Teetorials: Simple Animated Gifs

by jesshanebury / None /


Teetorials are tips and tricks for adding those special touches to your designs. They're brought to you by our very own Threadless staff designers, Alex, Jillian & Speedy Joe. Check out Jillian's Teetorial on creating GIFs in Photoshop.

Animated GIFs! If you have a video you want to turn into a simple gif, there are plenty of links online to upload and generate a GIF pretty quickly. However, if you’re the doodlin’ type and want to make your own gif, here’s how to do it in Photoshop.

Threadless Teetorial - Animated Gif from Threadless.com on Vimeo

1) Have your files and layers prepared. I drew/assembled each frame like I would a flipbook and prepared them on separate (transparent) layers. The bottom layer, which won’t change, is just that green background.

I’ve arranged my layers in the order that I need them (when I want to turn them on and off). You don’t have to do that but you’re going to be hella confused if you don’t.

2) Go to Window > Timeline. Click “Create Frame Animation”. image

3) Turn on the first layer you want to see. As I mentioned before, I am leaving the green layer at the bottom ON throughout so that you always see it. The transparent layers on top of it are going to toggle on/off.

4) Create a new timeline frame by clicking that little paper icon. This icon duplicates your previous layer, which is why you will want to turn that layer off in the next step.

5) Turn off the layer you want to hide, and turn on the next one. Easy.

6) Create another new timeline frame, hide that previous layer that duplicated and turn on the next one that you want to see.

7) Keep doing that with all of the layers until you’ve reached the end of your timeline.

8) PRESS PLAY and check it out.
There are a number of extra things you can control in the Timeline panel, like frame delay (speed) and looping.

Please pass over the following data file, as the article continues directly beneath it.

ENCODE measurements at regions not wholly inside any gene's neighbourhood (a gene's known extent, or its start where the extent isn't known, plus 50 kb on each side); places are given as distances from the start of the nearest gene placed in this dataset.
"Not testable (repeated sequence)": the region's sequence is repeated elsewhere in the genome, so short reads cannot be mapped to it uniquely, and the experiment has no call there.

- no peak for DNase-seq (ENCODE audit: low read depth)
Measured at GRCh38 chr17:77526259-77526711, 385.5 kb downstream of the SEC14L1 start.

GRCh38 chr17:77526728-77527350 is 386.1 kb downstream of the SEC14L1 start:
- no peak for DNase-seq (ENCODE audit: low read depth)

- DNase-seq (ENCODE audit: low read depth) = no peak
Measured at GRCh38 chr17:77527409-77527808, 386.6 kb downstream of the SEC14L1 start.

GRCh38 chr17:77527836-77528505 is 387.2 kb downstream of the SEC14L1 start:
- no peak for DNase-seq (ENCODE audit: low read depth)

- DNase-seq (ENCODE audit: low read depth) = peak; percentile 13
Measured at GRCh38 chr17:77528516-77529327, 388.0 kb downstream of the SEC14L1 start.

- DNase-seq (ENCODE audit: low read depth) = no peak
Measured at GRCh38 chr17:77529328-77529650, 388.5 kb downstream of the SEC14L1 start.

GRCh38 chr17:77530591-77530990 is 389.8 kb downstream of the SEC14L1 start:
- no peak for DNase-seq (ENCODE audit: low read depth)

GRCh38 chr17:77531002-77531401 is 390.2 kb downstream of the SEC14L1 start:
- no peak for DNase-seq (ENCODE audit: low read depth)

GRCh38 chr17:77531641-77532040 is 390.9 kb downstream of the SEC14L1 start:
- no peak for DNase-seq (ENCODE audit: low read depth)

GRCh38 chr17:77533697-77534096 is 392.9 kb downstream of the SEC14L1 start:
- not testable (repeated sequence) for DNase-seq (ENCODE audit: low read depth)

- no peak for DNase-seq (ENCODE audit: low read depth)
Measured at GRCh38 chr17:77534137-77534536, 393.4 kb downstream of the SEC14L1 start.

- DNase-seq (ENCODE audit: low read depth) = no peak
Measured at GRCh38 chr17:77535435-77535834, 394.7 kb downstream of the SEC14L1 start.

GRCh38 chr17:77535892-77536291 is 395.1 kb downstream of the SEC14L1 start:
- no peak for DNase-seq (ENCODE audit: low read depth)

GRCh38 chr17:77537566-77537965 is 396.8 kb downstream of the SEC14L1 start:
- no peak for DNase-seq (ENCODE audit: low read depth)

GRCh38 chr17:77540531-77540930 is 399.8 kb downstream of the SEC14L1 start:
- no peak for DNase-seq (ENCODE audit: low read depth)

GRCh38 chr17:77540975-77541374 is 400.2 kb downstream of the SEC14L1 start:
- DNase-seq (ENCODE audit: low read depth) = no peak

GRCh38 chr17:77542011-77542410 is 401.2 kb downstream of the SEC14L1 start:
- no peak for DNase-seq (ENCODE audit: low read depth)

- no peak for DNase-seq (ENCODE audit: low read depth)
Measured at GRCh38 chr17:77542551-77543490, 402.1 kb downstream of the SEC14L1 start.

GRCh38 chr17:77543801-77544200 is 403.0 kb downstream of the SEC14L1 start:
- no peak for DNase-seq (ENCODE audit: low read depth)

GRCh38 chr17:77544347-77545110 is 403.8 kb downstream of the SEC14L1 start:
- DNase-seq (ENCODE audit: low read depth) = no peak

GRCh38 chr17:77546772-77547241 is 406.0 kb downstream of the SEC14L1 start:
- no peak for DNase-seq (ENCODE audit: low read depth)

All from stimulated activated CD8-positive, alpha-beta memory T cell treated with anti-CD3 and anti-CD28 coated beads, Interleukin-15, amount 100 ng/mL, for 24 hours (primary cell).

If you want it to loop forever and ever, change the looping setting from “Once” to “Forever”.
You can edit the delay of each individual frame by clicking on the number at the bottom of it (choose an option or enter your own), or select all of the frames at once (like I did in the video) and edit all of them. I have mine set to a .2 second delay. Keep hitting play/stop until you’re like, "AWE, YEA THIS LOOKS GOOOOOOD."

9) Once you’re happy with everything, go to File > Save for Web and save as a GIF.

10) Post it in the comments section.


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TheInfamousBaka profile pic Alumni

Awesome and easy to follow tutorial! :-D That video is sorely in need of some music though, ahaha.


Cool tuto, thanks Jillian!

There's no need to duplicate the layers like it looks you did, the backward move frames can use the same layers as the forward move. Just keep creating new frames with previous layers in them: frame 8 (rebound) = layer 8, frame 9 = layer 7, frame 10 = layer 6 etc.

Even easier for simple anims: select the frame you want to be duplicated before clicking the 'new frame' icon and you should have the correct layers already picked.

The frames + layers thing in PS is often confusing for beginners who think each frame needs its own layer anyway, but this doesn't have to be the case at all. Indeed it's where the software power lies: you can create unlimited frames from a handful of layers.

More tips (all of this being valid in CS2):

  • There is a preview in browser option: use it! Do not blindly trust the PS play as things can look really different in the finished product.

  • Saving the psd file saves all of the anim information: if you need to edit your anim later, opening the psd should bring back all the frames and options from the last save, without having to redo all the frames (for some reason this was not obvious to me when I started doing anims, possibly because CS2 is split between PS and ImageReady).

  • Because gif is an indexed-color, 256 colors only file format, getting the colors right can be pretty tricky at first. Find the color table and use it; look into the optimize palette options.

  • An interesting thing about frame delays and browsers. A bit dated but still mostly valid as I understand Chrome is bad at this. In short: beware of very short frame delays (below 0.1"); never ever use 0 or 0.01"!

nikoby profile pic Alumni

Made this one a while ago in Photoshop :) This thread makes me want to do more!

NDTank said:

[Say fish...]2

Haha, Nice!

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